Why do I make bad welds? How to fix a bad MIG weld? (Weld FAQ)

Welding faults are mistakes that impair the weld’s quality and appearance by deviating from the design in terms of appearance, penetration, and metal organization. Don’t worry too much if you are a welder who frequently does welding operations and you are still unable to obtain a great weld. We are here to help you find out the cause and how to fix a bad MIG weld. Let’s get started!

Causes & How to fix a bad MIG weld

1. Blow hole

A blow hole is born as a result of the situation where the gas in the weld’s liquid metal cannot escape as it hardens. At the intersection of the base metal and the fill metal, on the inside or outside of the weld, or elsewhere in the weld, porosity can form. It can also be spread, concentrated, or dispersed. Porosity in the weld will lessen the tightness and operating effect.

Blow hole
Blow hole


  • Miniature welding current
  • Too much C is present in both the base metal and the solder.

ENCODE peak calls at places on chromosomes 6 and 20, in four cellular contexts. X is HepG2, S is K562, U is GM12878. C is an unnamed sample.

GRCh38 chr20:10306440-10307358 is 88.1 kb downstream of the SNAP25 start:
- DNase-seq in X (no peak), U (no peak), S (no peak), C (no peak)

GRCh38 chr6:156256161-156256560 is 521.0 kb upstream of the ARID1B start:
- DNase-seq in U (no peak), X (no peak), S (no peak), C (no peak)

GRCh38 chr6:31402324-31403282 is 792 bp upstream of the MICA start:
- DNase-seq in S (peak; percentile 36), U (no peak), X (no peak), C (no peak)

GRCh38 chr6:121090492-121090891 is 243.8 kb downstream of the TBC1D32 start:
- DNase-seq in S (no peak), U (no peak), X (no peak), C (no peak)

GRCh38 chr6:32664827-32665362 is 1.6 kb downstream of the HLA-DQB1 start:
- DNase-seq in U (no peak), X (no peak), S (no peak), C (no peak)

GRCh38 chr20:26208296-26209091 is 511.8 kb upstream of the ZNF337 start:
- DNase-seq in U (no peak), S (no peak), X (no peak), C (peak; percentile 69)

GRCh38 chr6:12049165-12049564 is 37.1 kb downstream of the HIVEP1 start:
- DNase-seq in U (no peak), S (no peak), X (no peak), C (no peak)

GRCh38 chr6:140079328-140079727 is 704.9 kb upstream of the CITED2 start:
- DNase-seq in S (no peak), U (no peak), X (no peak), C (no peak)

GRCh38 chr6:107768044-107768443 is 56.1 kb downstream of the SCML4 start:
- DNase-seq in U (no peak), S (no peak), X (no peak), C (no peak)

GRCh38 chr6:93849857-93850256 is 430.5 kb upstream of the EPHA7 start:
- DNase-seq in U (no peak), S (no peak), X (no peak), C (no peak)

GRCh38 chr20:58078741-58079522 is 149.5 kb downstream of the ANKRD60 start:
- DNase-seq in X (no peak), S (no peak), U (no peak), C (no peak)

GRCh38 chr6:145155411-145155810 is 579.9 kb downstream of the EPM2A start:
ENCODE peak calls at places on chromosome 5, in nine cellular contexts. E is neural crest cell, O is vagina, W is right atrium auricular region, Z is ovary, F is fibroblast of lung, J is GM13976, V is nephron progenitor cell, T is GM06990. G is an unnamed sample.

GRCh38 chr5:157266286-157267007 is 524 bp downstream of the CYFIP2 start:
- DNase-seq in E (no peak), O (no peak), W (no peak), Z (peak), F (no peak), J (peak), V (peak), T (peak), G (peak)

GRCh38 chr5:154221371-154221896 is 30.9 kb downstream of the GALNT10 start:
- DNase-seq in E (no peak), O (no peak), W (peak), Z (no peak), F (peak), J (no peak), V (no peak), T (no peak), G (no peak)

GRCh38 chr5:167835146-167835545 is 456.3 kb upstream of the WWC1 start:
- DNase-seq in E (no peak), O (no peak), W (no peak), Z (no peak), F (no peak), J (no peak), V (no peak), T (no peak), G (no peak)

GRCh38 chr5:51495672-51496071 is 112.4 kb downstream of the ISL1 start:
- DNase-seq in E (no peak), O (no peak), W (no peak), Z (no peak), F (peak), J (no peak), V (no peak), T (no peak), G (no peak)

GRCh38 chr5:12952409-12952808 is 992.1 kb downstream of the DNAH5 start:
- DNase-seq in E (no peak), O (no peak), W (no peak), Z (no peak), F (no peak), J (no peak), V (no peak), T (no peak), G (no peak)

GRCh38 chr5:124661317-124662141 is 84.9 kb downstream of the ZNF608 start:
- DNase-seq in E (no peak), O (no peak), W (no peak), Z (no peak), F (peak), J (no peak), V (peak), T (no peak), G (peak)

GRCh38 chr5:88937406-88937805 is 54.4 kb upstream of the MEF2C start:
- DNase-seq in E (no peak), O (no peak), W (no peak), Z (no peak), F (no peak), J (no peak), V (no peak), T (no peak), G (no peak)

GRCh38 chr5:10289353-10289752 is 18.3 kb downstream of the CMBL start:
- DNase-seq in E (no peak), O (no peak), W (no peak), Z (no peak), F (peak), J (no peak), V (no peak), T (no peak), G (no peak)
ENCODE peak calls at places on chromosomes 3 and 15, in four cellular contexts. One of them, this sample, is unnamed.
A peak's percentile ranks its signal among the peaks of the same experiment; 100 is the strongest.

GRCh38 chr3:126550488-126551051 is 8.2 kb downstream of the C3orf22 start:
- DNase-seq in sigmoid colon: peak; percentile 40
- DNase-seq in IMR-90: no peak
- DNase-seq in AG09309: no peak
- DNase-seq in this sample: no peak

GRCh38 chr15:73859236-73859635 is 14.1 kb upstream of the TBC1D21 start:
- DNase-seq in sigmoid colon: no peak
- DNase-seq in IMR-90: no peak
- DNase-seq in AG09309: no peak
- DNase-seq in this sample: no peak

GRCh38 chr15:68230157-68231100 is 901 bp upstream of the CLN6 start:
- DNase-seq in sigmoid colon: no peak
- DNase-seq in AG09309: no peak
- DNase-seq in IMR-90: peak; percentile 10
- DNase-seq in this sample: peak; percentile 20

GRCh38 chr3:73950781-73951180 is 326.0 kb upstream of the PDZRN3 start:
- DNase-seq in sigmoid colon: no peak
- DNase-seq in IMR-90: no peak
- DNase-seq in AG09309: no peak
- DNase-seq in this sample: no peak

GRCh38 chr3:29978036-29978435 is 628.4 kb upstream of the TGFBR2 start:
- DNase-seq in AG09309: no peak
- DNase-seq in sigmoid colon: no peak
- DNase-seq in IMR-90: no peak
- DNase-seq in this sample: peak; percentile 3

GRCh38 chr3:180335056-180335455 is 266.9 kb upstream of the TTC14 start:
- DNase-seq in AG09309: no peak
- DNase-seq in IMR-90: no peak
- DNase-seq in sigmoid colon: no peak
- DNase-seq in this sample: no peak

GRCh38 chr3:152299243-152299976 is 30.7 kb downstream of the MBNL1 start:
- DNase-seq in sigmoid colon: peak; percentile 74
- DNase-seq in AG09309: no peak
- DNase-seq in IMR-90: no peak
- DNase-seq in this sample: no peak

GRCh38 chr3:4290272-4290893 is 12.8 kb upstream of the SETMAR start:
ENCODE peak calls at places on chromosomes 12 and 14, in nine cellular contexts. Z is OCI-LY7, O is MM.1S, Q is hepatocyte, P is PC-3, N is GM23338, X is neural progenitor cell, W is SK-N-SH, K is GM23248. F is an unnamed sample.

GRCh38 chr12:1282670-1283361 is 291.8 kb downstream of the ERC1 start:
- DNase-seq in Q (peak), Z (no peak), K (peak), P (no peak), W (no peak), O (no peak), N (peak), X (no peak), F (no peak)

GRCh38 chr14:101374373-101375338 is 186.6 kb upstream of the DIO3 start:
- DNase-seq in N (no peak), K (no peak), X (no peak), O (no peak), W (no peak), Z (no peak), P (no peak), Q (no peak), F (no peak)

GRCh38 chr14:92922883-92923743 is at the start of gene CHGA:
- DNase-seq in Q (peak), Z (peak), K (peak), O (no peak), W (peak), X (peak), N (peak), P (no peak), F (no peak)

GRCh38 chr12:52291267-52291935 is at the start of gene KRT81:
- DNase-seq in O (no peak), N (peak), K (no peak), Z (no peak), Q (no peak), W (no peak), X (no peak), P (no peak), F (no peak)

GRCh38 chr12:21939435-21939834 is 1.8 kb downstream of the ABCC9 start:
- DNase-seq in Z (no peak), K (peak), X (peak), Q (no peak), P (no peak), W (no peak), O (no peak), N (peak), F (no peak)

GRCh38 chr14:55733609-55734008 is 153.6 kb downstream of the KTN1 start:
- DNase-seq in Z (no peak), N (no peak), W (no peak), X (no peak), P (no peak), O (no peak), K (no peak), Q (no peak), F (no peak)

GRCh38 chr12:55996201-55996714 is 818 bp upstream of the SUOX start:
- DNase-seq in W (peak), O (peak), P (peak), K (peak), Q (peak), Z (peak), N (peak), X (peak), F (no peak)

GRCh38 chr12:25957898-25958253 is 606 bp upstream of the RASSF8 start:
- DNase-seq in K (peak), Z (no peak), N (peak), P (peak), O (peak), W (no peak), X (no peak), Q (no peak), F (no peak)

• Poor deoxidation is being used by the soldering iron.
  • The welding surface is filthy and the welding material is moist.
  • Large arc length, excessive welding speed


  • Adapt the welding current as necessary.
  • Shorten the arc length and slow down the mig welder’s welding process.
  • Don’t knock the slag off the weld right away to increase the weld’s heat retention time.
  • With adequate gas available, MAG/MIG welding can guarantee a safe distance between the gas and the solder.
  • With sufficient medication available during the welding process, automatic solder welding must not be wet.

2. Weld crack

The most frequent and deadly type of weld joint flaw is weld cracking. Cracks can develop in a variety of locations, including the weld, the heat-affected zone, and the weld surface.

Additionally, cracking can develop at various temperatures:

  • Hot crack: occurs when the temperature is sufficiently high and the solder junction crystallizes (over 10000C).
  • Cold crack: appears at the end of the welding process at a temperature below 10000C, can appear after a few hours, a few days after welding.
Weld crack
Weld crack